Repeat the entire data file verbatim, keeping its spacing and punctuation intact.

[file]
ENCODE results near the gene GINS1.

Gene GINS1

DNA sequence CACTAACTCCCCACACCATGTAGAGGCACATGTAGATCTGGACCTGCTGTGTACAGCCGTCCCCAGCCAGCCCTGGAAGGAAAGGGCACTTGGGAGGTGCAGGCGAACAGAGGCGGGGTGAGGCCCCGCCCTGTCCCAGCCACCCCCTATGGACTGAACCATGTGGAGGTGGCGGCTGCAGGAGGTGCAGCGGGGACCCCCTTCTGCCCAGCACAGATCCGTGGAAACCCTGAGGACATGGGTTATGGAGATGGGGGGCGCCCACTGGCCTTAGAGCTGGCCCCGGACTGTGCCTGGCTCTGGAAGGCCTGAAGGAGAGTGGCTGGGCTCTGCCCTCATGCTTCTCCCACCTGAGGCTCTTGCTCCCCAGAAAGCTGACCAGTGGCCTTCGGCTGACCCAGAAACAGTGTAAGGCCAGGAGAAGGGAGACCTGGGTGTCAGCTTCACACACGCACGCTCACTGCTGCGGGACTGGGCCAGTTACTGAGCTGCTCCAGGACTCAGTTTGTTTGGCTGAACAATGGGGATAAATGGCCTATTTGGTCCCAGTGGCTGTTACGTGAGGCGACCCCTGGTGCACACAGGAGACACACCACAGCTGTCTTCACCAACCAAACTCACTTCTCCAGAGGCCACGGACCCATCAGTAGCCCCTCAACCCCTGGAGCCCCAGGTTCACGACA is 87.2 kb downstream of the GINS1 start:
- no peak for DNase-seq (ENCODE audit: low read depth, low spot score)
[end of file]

ENCODE results near the gene GINS1.

Gene GINS1

DNA sequence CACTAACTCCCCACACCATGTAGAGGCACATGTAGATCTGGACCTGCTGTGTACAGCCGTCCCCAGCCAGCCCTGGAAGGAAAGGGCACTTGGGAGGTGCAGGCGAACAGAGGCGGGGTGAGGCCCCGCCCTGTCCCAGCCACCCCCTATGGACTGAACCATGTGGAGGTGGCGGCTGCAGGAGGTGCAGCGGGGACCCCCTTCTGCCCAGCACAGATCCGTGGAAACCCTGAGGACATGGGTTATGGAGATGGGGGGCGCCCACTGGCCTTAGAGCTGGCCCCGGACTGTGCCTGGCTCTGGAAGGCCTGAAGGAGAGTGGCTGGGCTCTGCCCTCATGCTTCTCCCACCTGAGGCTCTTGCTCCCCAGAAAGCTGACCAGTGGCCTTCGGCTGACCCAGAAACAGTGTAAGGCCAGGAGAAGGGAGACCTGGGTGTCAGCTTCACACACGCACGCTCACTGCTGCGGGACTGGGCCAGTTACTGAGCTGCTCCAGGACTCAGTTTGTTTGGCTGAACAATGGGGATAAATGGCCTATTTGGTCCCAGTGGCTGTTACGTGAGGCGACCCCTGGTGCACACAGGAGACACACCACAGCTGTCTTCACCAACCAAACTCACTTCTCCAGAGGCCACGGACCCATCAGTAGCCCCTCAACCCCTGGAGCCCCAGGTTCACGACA is 87.2 kb downstream of the GINS1 start:
- no peak for DNase-seq (ENCODE audit: low read depth, low spot score)